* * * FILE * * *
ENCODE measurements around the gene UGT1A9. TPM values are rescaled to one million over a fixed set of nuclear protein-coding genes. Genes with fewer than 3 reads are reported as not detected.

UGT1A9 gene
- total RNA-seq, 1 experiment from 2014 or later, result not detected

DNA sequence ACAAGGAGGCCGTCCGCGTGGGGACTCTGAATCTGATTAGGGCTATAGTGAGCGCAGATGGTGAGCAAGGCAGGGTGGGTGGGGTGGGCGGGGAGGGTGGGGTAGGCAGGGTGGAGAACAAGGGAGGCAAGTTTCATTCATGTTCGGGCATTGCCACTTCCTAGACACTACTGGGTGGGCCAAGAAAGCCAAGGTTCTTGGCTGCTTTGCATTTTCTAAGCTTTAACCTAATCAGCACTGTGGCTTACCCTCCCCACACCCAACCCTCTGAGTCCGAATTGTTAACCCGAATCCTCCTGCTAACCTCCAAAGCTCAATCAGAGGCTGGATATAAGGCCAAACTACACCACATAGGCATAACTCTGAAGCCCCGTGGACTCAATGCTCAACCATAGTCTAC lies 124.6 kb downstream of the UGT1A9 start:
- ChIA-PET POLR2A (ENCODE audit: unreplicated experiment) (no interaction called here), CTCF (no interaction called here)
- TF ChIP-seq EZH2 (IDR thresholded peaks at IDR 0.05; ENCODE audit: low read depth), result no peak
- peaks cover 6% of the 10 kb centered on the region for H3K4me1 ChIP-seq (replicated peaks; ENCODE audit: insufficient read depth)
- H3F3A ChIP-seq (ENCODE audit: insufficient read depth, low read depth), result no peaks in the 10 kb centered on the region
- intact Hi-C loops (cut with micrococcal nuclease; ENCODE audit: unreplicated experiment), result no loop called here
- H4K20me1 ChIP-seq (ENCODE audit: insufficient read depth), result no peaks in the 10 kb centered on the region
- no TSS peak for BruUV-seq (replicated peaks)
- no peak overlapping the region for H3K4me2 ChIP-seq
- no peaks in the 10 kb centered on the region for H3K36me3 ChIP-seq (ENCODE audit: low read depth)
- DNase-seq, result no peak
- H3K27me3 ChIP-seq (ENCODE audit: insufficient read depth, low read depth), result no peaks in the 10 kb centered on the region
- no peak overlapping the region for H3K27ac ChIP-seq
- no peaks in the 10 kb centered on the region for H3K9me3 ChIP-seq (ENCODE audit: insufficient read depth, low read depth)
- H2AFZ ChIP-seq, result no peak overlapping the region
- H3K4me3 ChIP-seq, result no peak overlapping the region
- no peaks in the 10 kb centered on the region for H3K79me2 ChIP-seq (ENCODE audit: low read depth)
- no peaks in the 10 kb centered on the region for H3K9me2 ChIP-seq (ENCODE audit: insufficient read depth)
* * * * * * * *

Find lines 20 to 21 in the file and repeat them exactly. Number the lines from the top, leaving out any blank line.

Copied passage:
- no peaks in the 10 kb centered on the region for H3K79me2 ChIP-seq (ENCODE audit: low read depth)
- no peaks in the 10 kb centered on the region for H3K9me2 ChIP-seq (ENCODE audit: insufficient read depth)